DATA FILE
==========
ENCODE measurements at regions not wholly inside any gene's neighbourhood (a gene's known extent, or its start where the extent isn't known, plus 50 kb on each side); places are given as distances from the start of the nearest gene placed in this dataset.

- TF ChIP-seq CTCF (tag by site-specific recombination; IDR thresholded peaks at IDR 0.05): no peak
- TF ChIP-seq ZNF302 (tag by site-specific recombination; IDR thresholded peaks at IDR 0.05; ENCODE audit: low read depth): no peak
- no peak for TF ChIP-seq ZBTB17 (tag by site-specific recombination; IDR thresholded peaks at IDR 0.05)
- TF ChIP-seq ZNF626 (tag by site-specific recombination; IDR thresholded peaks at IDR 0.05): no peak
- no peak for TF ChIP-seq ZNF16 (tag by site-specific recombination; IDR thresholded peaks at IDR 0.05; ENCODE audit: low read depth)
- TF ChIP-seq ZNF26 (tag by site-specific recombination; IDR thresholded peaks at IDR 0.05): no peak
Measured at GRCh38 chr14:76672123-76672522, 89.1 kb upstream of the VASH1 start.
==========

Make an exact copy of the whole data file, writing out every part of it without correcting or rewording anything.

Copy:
ENCODE measurements at regions not wholly inside any gene's neighbourhood (a gene's known extent, or its start where the extent isn't known, plus 50 kb on each side); places are given as distances from the start of the nearest gene placed in this dataset.

- TF ChIP-seq CTCF (tag by site-specific recombination; IDR thresholded peaks at IDR 0.05): no peak
- TF ChIP-seq ZNF302 (tag by site-specific recombination; IDR thresholded peaks at IDR 0.05; ENCODE audit: low read depth): no peak
- no peak for TF ChIP-seq ZBTB17 (tag by site-specific recombination; IDR thresholded peaks at IDR 0.05)
- TF ChIP-seq ZNF626 (tag by site-specific recombination; IDR thresholded peaks at IDR 0.05): no peak
- no peak for TF ChIP-seq ZNF16 (tag by site-specific recombination; IDR thresholded peaks at IDR 0.05; ENCODE audit: low read depth)
- TF ChIP-seq ZNF26 (tag by site-specific recombination; IDR thresholded peaks at IDR 0.05): no peak
Measured at GRCh38 chr14:76672123-76672522, 89.1 kb upstream of the VASH1 start.